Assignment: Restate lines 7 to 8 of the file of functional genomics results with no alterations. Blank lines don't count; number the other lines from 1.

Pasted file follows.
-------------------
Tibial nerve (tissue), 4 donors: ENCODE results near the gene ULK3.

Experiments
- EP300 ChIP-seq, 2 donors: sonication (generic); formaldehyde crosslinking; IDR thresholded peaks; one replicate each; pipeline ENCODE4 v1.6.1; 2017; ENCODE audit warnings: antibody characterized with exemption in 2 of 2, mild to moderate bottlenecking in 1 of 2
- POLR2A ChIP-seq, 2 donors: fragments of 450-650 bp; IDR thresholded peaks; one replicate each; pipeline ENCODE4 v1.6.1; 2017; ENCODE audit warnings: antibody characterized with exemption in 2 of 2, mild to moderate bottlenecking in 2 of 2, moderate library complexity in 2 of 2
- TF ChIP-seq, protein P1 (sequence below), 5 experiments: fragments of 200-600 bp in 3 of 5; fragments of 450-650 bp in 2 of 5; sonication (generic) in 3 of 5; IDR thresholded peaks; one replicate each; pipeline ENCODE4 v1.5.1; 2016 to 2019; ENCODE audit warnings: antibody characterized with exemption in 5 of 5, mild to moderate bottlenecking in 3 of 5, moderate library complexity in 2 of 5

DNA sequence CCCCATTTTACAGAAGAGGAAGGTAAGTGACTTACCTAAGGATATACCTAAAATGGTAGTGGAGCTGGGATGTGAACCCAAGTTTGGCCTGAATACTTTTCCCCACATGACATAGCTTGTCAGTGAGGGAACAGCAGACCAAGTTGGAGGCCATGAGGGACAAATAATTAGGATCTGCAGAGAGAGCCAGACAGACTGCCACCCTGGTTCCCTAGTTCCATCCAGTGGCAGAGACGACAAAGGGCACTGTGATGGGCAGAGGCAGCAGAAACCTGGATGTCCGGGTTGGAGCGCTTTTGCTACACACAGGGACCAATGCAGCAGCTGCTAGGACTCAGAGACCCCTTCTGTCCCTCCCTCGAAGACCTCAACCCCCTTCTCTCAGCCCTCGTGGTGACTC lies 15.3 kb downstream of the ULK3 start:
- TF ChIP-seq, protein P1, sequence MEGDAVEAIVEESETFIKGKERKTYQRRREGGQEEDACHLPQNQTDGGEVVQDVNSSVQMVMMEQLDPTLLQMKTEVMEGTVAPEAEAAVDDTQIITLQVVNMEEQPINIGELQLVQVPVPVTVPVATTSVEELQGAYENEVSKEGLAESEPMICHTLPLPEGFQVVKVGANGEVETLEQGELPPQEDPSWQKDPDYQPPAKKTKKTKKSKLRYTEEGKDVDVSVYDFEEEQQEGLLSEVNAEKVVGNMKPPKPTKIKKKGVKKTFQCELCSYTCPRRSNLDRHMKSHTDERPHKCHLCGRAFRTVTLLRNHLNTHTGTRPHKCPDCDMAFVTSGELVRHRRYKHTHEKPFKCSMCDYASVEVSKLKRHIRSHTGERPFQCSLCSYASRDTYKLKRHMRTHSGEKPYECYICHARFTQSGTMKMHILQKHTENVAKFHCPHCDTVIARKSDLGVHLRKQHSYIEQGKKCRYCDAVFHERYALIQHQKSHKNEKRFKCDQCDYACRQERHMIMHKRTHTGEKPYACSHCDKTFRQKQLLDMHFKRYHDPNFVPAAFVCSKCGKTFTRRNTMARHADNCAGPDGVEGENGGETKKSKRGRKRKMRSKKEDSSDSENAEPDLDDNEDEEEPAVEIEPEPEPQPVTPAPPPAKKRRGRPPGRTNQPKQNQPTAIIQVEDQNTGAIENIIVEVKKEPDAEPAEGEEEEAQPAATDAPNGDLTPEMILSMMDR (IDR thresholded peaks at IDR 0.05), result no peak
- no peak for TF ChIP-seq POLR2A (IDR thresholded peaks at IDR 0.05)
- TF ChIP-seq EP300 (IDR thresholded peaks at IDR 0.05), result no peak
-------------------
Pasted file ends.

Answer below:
- TF ChIP-seq, protein P1, sequence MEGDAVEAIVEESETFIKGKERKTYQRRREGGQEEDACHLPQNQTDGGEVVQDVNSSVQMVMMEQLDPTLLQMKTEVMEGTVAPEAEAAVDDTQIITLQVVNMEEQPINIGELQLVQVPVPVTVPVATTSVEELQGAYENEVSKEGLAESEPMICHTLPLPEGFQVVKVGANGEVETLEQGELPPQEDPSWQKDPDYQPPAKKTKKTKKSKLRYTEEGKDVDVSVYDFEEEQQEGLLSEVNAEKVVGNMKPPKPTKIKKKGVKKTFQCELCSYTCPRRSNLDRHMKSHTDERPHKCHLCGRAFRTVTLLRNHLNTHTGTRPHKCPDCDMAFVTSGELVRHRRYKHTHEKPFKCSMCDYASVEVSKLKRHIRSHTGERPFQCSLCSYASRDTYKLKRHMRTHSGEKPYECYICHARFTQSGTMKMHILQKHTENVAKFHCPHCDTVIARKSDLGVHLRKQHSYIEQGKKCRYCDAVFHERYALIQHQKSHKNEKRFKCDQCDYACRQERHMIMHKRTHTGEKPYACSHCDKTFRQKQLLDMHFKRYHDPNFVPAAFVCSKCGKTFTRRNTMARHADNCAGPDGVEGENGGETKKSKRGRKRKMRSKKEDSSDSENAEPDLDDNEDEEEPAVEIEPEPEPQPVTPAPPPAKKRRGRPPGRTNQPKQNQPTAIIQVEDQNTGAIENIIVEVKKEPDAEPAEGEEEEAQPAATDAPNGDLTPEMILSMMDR (IDR thresholded peaks at IDR 0.05), result no peak
- no peak for TF ChIP-seq POLR2A (IDR thresholded peaks at IDR 0.05)